The worst kept smartphone secret of the year has finally and mercifully been unveiled, and to no one’s surprise… there aren’t many surprises. As expected, the Galaxy Note 9 is basically a spec-sheet refresh of the Note 8 that ticks off the obligatory boxes, borrows a few of the S9+’s tricks, and brings a brand new S Pen to the party. Oh, and it starts at $1,000.
That’s a lot of money for a phone that looks nearly identical to last year’s model, save one change: the location of the fingerprint sensor. It’s now below the camera rather than next to it. When it launched the Galaxy S9 in February, Samsung made it clear that this was a “tock” year for its Galaxy flagship phones, so even before everything was leaked about it, we didn’t have game-changing expectations about the Note 9. In fact, we probably could have guessed at the specs six months ago:
While ever-so-slightly wider than the Note 8, the phone retains its unique boxy frame and dedicated Bixby button, as well as the headphone jack. Otherwise, it’s basically a 2018 premium Android phone with two main advantages: the boosted storage and battery. The battery’s bound to get most of the attention, what with the not-so-recent history of the exploding Note 7 recall. Since then, however, Samsung has implemented strenuous manufacturing safeguard for batteries, so all should be well.
But even beyond what should be impressive battery life, the Note 9’s biggest upgrade is its S Pen. Already the main differentiator between it and the Galaxy S9+, Samsung has supercharged its stylus with Bluetooth Low Energy connectivity for the first time, so it can do a whole lot more than draw and take notes.
In fact, you don’t even need to touch the S Pen to your phone to use it anymore. With a Bluetooth connection, you’re able to press the S Pen’s button to control apps, presentations, and even the camera from a short distance. Like the Apple Pencil, Samsung says its new S Pen can be used for 30 minutes after less than a minute of charging (which automatically occurs when you pop it back into its holster).
Remote control isn’t the only thing new about the camera, however. While the specs are exactly the same as the S9+, Samsung has pumped its processing engine full of AI smarts loaded with 20 preset scenes, which, Samsung says, “make it nearly impossible to take a bad shot.” Like the Huawei Mate 10 Pro and the LG’s ThinQ phones, the Note 9 will both identify what you’re shooting and adjust its settings to make sure your pictures always look their best. The camera will also alert you to any imperfections in your shot, like if it’s too blurry or if someone blinked at the wrong time.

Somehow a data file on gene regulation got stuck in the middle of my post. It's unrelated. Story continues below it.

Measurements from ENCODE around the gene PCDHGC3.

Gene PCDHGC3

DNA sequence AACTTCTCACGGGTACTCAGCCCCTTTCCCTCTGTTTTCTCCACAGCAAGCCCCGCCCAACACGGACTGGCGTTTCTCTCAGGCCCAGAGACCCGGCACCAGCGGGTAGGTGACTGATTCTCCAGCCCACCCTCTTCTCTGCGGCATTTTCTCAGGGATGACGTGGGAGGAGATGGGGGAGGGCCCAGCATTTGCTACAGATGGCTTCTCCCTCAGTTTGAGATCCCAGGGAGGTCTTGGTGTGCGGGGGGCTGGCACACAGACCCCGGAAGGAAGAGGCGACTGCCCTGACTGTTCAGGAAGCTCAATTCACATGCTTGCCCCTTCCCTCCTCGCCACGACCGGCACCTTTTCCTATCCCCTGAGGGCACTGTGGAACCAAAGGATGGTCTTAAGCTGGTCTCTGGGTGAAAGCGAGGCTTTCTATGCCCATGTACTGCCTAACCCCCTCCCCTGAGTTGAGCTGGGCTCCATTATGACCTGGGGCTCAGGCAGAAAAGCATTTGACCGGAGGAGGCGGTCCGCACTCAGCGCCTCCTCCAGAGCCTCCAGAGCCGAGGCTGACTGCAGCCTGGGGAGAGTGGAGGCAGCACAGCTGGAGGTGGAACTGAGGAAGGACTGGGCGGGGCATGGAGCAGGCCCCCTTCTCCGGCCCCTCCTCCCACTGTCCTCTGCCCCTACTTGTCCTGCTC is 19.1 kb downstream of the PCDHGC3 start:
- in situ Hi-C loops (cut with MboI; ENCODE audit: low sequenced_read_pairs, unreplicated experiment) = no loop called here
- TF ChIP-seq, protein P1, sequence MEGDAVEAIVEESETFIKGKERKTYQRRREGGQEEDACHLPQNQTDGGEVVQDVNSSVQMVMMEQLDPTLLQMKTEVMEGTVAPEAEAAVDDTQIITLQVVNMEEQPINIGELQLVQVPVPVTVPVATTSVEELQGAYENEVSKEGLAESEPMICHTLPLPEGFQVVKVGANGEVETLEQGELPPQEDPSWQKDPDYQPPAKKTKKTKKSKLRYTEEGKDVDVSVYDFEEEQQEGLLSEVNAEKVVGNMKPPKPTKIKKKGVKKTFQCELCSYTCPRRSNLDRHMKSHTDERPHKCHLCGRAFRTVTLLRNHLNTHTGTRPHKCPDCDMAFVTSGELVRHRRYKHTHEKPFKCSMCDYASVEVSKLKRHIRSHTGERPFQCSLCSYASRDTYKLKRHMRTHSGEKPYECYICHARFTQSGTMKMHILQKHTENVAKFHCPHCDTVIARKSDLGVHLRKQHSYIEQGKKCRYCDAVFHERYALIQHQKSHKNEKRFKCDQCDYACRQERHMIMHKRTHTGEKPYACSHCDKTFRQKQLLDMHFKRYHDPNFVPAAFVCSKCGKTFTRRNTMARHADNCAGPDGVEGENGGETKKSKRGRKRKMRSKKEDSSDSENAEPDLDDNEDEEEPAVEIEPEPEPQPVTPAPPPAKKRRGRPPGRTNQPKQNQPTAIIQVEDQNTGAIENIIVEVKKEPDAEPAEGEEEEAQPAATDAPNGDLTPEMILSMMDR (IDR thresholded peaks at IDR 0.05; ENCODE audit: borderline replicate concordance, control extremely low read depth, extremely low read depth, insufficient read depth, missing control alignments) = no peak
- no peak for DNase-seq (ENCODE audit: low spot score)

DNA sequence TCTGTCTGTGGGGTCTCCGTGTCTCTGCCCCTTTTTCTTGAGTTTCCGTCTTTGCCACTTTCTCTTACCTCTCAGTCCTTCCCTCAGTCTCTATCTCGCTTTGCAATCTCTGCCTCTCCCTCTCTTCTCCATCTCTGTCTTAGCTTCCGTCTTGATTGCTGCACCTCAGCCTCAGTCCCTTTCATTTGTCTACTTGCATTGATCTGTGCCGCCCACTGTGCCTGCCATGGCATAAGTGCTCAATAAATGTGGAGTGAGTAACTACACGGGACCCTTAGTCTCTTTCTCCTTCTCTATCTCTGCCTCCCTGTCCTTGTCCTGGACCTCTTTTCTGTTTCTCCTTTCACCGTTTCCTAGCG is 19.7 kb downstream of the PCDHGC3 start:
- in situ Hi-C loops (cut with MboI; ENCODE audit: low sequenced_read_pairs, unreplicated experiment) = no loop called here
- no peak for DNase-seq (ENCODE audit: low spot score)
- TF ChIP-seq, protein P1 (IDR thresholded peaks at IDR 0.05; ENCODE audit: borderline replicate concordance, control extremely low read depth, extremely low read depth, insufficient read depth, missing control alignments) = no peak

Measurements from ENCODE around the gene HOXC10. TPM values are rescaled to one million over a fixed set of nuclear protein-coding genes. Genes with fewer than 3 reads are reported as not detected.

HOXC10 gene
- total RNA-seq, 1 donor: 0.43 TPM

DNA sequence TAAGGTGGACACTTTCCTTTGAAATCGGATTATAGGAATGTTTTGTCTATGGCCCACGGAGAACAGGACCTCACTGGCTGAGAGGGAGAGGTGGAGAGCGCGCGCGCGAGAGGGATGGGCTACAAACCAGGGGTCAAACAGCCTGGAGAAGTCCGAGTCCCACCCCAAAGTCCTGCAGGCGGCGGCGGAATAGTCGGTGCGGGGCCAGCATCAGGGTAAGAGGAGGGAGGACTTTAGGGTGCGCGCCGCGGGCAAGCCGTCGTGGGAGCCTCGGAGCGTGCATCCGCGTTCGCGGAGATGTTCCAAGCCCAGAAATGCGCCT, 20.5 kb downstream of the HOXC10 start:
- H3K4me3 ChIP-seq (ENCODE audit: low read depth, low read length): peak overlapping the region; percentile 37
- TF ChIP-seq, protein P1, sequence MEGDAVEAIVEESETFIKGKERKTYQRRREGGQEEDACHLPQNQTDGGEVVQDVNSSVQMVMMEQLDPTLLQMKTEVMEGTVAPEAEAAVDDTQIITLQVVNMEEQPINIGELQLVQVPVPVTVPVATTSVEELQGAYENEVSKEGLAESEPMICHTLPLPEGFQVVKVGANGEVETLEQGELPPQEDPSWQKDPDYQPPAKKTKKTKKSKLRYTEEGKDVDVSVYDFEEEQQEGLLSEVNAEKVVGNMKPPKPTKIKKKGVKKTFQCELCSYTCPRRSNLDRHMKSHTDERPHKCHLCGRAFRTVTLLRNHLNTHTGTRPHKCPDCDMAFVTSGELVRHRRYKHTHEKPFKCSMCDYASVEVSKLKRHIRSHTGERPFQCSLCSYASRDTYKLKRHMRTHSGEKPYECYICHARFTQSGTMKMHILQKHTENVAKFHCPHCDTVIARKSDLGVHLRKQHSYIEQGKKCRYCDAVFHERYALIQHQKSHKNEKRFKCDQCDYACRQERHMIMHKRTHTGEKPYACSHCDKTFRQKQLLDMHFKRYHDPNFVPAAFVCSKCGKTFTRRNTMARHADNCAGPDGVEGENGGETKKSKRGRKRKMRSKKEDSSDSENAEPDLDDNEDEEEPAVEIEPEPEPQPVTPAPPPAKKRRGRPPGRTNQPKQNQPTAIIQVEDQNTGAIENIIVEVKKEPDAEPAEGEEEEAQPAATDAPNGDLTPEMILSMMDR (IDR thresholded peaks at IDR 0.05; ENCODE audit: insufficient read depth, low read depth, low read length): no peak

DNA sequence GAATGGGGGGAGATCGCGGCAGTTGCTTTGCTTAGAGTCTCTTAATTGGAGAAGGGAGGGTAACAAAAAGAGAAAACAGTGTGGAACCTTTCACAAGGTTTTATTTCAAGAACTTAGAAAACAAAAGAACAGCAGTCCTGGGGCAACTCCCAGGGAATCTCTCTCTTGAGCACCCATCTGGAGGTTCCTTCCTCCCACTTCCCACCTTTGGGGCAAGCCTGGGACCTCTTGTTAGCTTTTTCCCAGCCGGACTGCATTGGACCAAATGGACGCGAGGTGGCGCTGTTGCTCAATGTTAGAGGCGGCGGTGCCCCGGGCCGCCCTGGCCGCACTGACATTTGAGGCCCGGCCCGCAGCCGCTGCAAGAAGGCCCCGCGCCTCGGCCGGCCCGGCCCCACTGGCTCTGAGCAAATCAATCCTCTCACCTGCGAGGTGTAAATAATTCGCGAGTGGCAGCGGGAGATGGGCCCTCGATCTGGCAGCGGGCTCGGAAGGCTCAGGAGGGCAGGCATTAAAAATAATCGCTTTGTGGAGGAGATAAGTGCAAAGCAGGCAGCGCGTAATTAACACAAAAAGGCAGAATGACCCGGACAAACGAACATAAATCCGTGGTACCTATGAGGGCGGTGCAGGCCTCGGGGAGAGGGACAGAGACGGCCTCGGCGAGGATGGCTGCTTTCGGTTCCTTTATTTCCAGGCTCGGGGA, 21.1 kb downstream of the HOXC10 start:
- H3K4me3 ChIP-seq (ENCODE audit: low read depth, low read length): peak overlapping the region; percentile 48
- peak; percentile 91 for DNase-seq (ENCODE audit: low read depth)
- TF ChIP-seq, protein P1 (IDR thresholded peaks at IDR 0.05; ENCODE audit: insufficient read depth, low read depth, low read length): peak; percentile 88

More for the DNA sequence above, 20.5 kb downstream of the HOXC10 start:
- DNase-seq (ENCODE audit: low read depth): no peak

If you want to expand your Note 9 to a larger screen, you no longer need to purchase a $100 dock to do it. Any compatible USB-C-to-HDMI cable will do the trick thanks to the evolution of DeX we saw on the Galaxy Tab S4. And when connected to an external monitor you can also use your Note as a trackpad or writing tablet.
Gamers take Note
Along with productivity, Samsung also wants the Note 9 to be the phone of choice for gamers. To that end, it’s built a thermal spreader heat sink that’s three times larger than in the S9+ to cool down serious graphics loads, delivering 20 percent better cooling performance.
Along with exclusive access to the Fortnite Mobile beta on Galaxy S7 and Note 8 phones (as well as Tab S3 tablets and newer), anyone pre-ordering the Note 9 through Samsung.com will also have a choice between a pair of AKG N60 headphones or 15,000 V-Bucks for spending in Fortnite. (Or you can pay an extra $99 if you want both.)
The Note 9 will come in two colors, lilac purple and ocean blue, and cost $1,000 for 128GB of storage and $1,250 for 512GB of storage. Pre-orders begin August 10 for delivery on August 24.
Michael Simon has been covering Apple since the iPod was the iWalk. His obsession with technology goes back to his first PC—the IBM Thinkpad with the lift-up keyboard for swapping out the drive. He's still waiting for that to come back in style tbh.